Technical writing/Online help for web application


We have developed a web application. Now I am looking for freelancers who can write the online help and technical manuals for parts of it. However, I am not aware of the way these services are charged( num of pages ? / type of application ? / hours of work ? / etc ). Can anyone help me understand how these services are charged for and what are the market rates ?

Contract Documentation

asked Nov 11 '09 at 00:01
96 points

2 Answers


If your application is intuitive, it should be no more than $25 / hourly, usually less. This is how I based that:

Typically, documentation is done by testers, people who use each daily build and become almost as familiar with the application as the developers themselves. The average salary for them starts at about $41,600.00 / yearly, or approximately $20 / hour based on a 40 hour week.

I think, you'll end up paying that (roughly) even if hiring a freelancer charging $10/hourly , as there is a bit of a learning curve involved.

I would not go with a per page quote unless the person is already at least familiar with what they are documenting. What you'll get is a best effort to do what they can while still making some money out of the deal, wherein you'll end up spending close to the higher hourly rate I described while getting their output presentable and accurate.

I could be off a few bucks in either direction. Basically its the same bottom cost as far as a single project goes, what remains is how you go about getting to it. Pick the path of least frustration.

answered Nov 11 '09 at 00:40
Tim Post
633 points


You sure you need the help? I feel the same about writing documentation as I do about doing customer support.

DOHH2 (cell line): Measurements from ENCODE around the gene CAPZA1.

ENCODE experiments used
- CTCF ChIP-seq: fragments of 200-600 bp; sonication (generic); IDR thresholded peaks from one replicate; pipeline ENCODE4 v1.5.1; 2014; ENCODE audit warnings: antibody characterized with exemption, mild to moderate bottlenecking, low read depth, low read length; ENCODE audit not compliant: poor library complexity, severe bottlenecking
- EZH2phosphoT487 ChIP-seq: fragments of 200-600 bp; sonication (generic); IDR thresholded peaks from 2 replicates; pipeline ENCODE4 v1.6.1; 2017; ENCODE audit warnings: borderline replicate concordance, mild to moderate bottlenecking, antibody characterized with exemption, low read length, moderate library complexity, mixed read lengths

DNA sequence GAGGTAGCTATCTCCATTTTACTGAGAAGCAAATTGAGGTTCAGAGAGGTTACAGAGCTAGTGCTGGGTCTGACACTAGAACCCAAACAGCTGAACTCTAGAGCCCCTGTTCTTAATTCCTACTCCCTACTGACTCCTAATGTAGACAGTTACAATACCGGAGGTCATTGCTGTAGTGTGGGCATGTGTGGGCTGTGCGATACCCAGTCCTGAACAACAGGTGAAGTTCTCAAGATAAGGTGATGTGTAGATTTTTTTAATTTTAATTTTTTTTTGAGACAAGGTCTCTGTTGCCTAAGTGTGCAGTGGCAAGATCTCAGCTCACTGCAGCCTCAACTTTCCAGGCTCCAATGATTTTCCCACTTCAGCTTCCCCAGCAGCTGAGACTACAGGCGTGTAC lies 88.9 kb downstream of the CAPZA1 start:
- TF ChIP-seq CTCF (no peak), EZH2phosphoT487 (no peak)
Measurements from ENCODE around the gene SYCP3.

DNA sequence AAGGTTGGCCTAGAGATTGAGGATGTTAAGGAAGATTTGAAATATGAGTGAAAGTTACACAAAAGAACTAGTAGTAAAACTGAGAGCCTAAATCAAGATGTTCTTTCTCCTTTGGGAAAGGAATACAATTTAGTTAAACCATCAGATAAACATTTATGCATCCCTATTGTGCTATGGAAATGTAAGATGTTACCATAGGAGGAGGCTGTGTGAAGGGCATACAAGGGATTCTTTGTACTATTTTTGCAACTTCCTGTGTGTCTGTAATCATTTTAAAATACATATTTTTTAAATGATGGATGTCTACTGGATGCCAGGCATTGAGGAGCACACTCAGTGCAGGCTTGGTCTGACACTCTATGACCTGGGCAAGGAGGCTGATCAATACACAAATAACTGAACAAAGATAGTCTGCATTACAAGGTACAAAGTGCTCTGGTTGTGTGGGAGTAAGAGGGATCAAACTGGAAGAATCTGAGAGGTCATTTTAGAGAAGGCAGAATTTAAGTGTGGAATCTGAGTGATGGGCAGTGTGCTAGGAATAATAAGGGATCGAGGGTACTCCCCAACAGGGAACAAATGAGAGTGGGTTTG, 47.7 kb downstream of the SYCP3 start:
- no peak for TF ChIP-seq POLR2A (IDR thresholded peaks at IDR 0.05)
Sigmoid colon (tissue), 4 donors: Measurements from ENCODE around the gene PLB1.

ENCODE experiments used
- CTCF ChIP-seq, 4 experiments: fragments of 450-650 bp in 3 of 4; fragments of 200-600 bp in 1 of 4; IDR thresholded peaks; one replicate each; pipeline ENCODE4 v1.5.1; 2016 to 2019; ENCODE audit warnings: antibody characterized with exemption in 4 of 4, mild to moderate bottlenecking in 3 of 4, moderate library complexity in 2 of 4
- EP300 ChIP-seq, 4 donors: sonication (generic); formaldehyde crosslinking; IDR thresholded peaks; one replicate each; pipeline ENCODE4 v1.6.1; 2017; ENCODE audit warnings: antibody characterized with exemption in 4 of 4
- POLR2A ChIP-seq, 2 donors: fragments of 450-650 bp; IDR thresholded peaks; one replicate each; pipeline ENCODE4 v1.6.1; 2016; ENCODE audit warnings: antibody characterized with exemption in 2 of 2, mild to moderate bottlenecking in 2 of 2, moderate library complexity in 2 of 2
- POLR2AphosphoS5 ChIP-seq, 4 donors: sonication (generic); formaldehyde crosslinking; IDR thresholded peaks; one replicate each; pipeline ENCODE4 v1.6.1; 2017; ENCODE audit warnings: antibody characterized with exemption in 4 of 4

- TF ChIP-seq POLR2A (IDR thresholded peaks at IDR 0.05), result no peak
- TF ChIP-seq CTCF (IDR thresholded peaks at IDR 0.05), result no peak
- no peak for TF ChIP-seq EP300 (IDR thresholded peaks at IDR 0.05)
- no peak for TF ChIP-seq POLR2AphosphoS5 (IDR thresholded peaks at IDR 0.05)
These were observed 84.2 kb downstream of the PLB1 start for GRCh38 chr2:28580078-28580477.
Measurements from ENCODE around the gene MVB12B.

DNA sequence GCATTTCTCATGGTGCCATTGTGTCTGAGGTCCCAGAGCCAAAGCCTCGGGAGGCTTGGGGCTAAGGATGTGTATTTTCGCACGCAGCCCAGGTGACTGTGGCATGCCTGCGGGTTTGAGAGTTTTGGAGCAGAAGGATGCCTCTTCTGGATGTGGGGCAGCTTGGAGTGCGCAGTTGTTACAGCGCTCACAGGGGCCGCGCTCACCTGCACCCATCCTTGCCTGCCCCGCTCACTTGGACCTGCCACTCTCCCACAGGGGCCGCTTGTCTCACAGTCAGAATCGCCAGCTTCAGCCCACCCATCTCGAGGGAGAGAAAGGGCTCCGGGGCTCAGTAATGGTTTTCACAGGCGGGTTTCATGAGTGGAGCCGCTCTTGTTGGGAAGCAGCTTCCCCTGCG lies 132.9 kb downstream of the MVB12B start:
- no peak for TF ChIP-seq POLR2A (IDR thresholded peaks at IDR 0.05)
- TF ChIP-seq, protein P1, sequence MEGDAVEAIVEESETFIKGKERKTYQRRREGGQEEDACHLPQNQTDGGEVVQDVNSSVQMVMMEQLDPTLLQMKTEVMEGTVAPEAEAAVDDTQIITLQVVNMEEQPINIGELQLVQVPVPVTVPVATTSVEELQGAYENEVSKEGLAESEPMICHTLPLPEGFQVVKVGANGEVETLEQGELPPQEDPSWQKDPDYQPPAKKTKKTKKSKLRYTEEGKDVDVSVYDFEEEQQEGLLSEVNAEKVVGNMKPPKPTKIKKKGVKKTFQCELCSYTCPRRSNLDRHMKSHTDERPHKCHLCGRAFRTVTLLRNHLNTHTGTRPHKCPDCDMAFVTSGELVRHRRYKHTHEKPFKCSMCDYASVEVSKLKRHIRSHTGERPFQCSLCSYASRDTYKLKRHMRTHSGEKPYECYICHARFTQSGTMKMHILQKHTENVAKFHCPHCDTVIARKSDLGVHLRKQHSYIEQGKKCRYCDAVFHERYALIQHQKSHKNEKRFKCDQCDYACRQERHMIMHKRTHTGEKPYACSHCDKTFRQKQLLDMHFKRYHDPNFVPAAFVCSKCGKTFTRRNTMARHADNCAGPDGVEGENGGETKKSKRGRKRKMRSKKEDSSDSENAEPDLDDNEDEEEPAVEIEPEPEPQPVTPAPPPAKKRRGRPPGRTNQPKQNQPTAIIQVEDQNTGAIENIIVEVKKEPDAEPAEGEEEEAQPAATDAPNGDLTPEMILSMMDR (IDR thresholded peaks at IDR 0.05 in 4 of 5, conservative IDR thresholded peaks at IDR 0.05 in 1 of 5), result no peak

You as a maker should be doing this yourself.

Especially early on in the life of what you made. You'll learn an incredible amount by doing this exercise yourself. If you find you need to write a ton to explain parts of your application, now you and your customer are going to be sharing the same pain. If you don't like writing about it, the chances your customer likes reading about it is slim.

Writing your own help and documentation will provide tons of good hints of where your application actually needs to become simpler or more intuitive.

answered Nov 11 '09 at 02:42
Nathan Kontny
1,865 points
  • If the guy can't write well, specially for a layperson to understand, he might be killing his product by writing the docs himself. Better to use outside people for testing your product before your potential clients drop it or you get bad press/word of mouth. – Gabriel Magana 14 years ago
  • I think Nathan's got a good point about what you can learn from writing your own technical documentation, but probably, when it comes down to it, Gabriel is probably right here. It's not about what you as a developer can learn from it, it is about providing something helpful and meaningful to the user. Only write your own technical documentation if you are as good at spelling, grammar, graphic design, and "explaining things to Grandma" as you are at writing code. – rbwhitaker 12 years ago

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